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Im working through some problems in Strauss book on PDE. I can't find a good method to solve the following:

$3u_x + u_{xy} = 0$. Where $u=u(x,y)$ and $u_x$ denotes the partial w.r.t $x$.

Now, the text provides no discussion on equations of this form. My instinct says to integrate over $x$ and solve the result as an ODE of a function of $y$. This is the second problem in the book though and it seems there should be a more direct approach. Any ideas?

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$3D_x+D_{xy} = D_x(3+D_y)$ hence $u(x,y)=c_1+c_2e^{-3y}$... did I miss anything? –  James S. Cook Sep 6 '12 at 18:13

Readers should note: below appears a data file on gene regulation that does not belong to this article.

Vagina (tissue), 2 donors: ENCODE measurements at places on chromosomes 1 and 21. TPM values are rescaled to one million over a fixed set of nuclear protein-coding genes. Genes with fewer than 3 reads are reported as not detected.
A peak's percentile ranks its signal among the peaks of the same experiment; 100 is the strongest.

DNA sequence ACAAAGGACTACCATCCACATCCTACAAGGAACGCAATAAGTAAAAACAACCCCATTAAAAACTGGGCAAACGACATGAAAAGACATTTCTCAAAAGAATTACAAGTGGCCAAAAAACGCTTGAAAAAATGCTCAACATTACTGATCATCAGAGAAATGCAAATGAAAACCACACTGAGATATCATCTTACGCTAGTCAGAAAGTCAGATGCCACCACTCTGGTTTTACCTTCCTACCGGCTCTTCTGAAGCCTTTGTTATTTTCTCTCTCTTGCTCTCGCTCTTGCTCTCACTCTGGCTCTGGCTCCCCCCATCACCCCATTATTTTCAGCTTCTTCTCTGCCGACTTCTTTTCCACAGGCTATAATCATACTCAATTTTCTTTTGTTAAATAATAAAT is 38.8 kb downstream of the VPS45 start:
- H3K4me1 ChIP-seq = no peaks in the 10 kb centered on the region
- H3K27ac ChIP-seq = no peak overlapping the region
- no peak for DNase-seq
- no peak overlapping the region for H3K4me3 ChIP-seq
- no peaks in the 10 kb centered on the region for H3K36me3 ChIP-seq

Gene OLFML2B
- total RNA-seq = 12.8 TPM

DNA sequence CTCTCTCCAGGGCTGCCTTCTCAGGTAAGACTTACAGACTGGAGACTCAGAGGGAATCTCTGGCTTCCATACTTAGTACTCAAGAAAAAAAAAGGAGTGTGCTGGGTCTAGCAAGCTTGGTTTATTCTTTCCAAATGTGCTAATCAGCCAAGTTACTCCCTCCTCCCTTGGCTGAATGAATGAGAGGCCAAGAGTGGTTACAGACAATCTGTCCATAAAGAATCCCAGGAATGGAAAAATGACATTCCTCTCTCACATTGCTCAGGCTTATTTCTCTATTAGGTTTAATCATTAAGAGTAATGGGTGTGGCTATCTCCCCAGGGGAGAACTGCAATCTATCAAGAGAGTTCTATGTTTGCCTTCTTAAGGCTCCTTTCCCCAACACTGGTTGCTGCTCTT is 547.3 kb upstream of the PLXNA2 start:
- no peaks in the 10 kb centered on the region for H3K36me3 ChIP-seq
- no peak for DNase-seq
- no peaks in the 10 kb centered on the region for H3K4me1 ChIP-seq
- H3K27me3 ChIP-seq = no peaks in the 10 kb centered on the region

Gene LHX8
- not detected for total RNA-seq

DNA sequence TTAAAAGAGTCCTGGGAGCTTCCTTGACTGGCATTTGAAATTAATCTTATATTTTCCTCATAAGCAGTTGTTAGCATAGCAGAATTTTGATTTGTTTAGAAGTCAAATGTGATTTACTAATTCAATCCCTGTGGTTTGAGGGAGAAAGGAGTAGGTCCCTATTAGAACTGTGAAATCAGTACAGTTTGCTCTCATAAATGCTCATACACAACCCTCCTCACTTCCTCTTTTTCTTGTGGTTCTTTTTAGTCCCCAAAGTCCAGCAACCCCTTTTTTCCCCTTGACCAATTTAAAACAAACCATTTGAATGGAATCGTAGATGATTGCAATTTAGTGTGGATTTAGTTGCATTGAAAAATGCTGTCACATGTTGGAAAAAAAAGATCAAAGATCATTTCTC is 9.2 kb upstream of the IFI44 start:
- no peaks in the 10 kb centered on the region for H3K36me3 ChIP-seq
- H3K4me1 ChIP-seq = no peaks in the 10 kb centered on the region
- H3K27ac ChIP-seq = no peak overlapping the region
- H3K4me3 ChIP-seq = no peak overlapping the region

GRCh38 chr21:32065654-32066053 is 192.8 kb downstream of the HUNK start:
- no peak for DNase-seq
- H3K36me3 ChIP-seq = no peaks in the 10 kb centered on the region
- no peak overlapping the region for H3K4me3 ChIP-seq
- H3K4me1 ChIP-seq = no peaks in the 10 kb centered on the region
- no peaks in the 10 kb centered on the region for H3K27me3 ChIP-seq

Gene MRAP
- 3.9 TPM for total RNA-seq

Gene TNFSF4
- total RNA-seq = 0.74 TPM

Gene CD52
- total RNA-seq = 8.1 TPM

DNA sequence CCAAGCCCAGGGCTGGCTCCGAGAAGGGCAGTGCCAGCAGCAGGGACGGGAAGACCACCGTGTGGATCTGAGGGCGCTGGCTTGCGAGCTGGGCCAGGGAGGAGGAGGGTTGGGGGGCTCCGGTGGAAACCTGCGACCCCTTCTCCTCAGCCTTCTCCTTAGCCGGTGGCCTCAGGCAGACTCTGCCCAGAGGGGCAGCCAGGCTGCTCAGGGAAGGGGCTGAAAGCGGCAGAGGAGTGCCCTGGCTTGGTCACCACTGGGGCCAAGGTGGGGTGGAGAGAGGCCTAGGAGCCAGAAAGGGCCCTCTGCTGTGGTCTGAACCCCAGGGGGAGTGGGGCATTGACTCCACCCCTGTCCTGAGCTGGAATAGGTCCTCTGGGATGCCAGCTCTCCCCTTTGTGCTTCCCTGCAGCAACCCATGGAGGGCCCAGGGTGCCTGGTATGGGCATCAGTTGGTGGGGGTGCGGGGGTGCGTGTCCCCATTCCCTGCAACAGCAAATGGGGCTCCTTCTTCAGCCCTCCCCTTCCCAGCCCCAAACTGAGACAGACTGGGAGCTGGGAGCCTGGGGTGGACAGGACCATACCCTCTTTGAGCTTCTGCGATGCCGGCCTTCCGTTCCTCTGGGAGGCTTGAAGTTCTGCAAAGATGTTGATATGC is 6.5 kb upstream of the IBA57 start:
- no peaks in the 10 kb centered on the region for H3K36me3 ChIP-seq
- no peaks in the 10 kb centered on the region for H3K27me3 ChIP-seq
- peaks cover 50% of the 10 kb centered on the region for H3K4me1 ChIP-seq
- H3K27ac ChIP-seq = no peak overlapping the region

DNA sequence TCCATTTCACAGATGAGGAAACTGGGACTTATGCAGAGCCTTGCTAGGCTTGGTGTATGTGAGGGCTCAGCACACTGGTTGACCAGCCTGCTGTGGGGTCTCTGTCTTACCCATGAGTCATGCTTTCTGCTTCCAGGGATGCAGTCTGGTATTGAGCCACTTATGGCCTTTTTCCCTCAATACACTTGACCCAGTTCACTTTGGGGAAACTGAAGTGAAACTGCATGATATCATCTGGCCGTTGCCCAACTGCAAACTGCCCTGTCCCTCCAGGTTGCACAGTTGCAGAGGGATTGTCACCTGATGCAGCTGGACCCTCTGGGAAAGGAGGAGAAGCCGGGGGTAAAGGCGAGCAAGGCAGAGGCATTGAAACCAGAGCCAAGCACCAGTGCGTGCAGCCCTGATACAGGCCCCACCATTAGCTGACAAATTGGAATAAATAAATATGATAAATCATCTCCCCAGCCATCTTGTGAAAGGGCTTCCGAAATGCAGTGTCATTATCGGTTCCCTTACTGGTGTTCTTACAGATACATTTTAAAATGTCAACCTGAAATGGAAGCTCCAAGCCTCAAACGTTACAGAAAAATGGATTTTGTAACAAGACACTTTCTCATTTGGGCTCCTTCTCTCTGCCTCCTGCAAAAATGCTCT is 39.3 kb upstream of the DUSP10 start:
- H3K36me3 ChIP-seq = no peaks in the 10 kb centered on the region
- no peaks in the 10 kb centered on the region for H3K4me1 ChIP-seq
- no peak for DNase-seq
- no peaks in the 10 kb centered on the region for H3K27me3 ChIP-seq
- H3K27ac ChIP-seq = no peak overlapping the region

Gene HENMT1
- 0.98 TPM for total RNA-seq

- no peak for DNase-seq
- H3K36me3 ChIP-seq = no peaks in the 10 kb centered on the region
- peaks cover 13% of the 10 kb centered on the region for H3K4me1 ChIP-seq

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@JamesS.Cook: yes, you did. The "constants" are not constant. –  Robert Israel Sep 6 '12 at 18:18
    
@RobertIsrael ah, but fortunately I did not say they were constant :) –  James S. Cook Sep 6 '12 at 18:22

1 Answer 1

up vote 5 down vote accepted

Actually I'd go the other way. Solve $3 U_x + \dfrac{\partial}{\partial y} U_x = 0$ to get $U_x = C(x) e^{-3y}$. Then integrate with respect to $x$ (remembering that the "constant" of integration can depend on $y$).

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